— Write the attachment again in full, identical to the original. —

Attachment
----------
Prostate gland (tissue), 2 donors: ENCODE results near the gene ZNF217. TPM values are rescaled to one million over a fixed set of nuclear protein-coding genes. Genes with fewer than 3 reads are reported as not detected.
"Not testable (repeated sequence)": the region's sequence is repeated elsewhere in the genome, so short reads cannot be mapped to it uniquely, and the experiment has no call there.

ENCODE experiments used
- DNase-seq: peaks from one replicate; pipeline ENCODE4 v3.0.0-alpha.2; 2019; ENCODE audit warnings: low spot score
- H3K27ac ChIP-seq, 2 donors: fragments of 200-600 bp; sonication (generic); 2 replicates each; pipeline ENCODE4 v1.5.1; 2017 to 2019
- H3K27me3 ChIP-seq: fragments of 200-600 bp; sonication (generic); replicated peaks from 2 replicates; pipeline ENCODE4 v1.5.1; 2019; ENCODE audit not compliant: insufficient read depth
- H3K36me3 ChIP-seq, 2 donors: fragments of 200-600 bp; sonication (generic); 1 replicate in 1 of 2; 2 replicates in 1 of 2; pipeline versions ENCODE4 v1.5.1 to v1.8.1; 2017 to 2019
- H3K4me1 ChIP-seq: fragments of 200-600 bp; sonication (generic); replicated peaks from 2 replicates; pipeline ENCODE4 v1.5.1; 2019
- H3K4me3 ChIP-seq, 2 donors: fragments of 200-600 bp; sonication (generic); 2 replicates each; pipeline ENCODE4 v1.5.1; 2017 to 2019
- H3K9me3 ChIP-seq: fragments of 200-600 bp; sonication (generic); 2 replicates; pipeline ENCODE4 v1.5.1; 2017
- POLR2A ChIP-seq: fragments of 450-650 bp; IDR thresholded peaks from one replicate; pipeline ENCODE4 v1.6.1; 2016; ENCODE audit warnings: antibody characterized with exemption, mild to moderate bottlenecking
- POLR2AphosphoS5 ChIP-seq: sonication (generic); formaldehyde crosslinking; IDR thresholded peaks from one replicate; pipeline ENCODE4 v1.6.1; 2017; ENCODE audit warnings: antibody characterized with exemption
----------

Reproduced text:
Prostate gland (tissue), 2 donors: ENCODE results near the gene ZNF217. TPM values are rescaled to one million over a fixed set of nuclear protein-coding genes. Genes with fewer than 3 reads are reported as not detected.
"Not testable (repeated sequence)": the region's sequence is repeated elsewhere in the genome, so short reads cannot be mapped to it uniquely, and the experiment has no call there.

ENCODE experiments used
- DNase-seq: peaks from one replicate; pipeline ENCODE4 v3.0.0-alpha.2; 2019; ENCODE audit warnings: low spot score
- H3K27ac ChIP-seq, 2 donors: fragments of 200-600 bp; sonication (generic); 2 replicates each; pipeline ENCODE4 v1.5.1; 2017 to 2019
- H3K27me3 ChIP-seq: fragments of 200-600 bp; sonication (generic); replicated peaks from 2 replicates; pipeline ENCODE4 v1.5.1; 2019; ENCODE audit not compliant: insufficient read depth
- H3K36me3 ChIP-seq, 2 donors: fragments of 200-600 bp; sonication (generic); 1 replicate in 1 of 2; 2 replicates in 1 of 2; pipeline versions ENCODE4 v1.5.1 to v1.8.1; 2017 to 2019
- H3K4me1 ChIP-seq: fragments of 200-600 bp; sonication (generic); replicated peaks from 2 replicates; pipeline ENCODE4 v1.5.1; 2019
- H3K4me3 ChIP-seq, 2 donors: fragments of 200-600 bp; sonication (generic); 2 replicates each; pipeline ENCODE4 v1.5.1; 2017 to 2019
- H3K9me3 ChIP-seq: fragments of 200-600 bp; sonication (generic); 2 replicates; pipeline ENCODE4 v1.5.1; 2017
- POLR2A ChIP-seq: fragments of 450-650 bp; IDR thresholded peaks from one replicate; pipeline ENCODE4 v1.6.1; 2016; ENCODE audit warnings: antibody characterized with exemption, mild to moderate bottlenecking
- POLR2AphosphoS5 ChIP-seq: sonication (generic); formaldehyde crosslinking; IDR thresholded peaks from one replicate; pipeline ENCODE4 v1.6.1; 2017; ENCODE audit warnings: antibody characterized with exemption